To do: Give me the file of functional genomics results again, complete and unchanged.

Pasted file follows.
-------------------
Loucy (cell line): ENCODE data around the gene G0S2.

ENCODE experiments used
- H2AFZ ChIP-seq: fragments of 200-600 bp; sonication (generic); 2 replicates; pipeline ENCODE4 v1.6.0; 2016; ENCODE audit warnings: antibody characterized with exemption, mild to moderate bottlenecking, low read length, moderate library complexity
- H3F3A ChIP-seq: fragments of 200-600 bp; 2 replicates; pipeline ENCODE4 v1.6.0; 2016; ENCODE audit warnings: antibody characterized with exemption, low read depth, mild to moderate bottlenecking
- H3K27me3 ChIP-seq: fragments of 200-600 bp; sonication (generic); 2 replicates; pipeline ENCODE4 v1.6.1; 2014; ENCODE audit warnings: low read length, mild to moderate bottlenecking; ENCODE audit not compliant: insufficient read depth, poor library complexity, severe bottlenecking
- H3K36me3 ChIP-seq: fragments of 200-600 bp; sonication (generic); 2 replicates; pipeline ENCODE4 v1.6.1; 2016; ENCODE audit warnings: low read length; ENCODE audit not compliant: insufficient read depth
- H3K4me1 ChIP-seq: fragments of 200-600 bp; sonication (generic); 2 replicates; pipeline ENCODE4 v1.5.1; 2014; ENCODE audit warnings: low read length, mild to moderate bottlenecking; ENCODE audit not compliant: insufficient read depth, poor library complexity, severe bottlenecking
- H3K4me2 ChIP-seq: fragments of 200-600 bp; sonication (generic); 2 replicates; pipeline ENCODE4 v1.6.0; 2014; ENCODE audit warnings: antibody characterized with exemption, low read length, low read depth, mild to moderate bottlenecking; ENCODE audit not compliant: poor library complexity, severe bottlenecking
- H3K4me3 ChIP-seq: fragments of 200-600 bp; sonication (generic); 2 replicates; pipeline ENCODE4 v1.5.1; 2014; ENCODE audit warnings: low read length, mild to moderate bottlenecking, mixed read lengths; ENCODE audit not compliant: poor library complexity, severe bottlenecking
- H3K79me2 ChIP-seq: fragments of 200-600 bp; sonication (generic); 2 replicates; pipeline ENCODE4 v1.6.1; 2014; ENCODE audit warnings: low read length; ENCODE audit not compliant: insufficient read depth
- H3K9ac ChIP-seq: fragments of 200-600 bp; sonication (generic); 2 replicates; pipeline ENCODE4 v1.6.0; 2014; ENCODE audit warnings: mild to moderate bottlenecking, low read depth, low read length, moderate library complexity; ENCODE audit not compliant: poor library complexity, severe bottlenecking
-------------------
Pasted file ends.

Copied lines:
Loucy (cell line): ENCODE data around the gene G0S2.

ENCODE experiments used
- H2AFZ ChIP-seq: fragments of 200-600 bp; sonication (generic); 2 replicates; pipeline ENCODE4 v1.6.0; 2016; ENCODE audit warnings: antibody characterized with exemption, mild to moderate bottlenecking, low read length, moderate library complexity
- H3F3A ChIP-seq: fragments of 200-600 bp; 2 replicates; pipeline ENCODE4 v1.6.0; 2016; ENCODE audit warnings: antibody characterized with exemption, low read depth, mild to moderate bottlenecking
- H3K27me3 ChIP-seq: fragments of 200-600 bp; sonication (generic); 2 replicates; pipeline ENCODE4 v1.6.1; 2014; ENCODE audit warnings: low read length, mild to moderate bottlenecking; ENCODE audit not compliant: insufficient read depth, poor library complexity, severe bottlenecking
- H3K36me3 ChIP-seq: fragments of 200-600 bp; sonication (generic); 2 replicates; pipeline ENCODE4 v1.6.1; 2016; ENCODE audit warnings: low read length; ENCODE audit not compliant: insufficient read depth
- H3K4me1 ChIP-seq: fragments of 200-600 bp; sonication (generic); 2 replicates; pipeline ENCODE4 v1.5.1; 2014; ENCODE audit warnings: low read length, mild to moderate bottlenecking; ENCODE audit not compliant: insufficient read depth, poor library complexity, severe bottlenecking
- H3K4me2 ChIP-seq: fragments of 200-600 bp; sonication (generic); 2 replicates; pipeline ENCODE4 v1.6.0; 2014; ENCODE audit warnings: antibody characterized with exemption, low read length, low read depth, mild to moderate bottlenecking; ENCODE audit not compliant: poor library complexity, severe bottlenecking
- H3K4me3 ChIP-seq: fragments of 200-600 bp; sonication (generic); 2 replicates; pipeline ENCODE4 v1.5.1; 2014; ENCODE audit warnings: low read length, mild to moderate bottlenecking, mixed read lengths; ENCODE audit not compliant: poor library complexity, severe bottlenecking
- H3K79me2 ChIP-seq: fragments of 200-600 bp; sonication (generic); 2 replicates; pipeline ENCODE4 v1.6.1; 2014; ENCODE audit warnings: low read length; ENCODE audit not compliant: insufficient read depth
- H3K9ac ChIP-seq: fragments of 200-600 bp; sonication (generic); 2 replicates; pipeline ENCODE4 v1.6.0; 2014; ENCODE audit warnings: mild to moderate bottlenecking, low read depth, low read length, moderate library complexity; ENCODE audit not compliant: poor library complexity, severe bottlenecking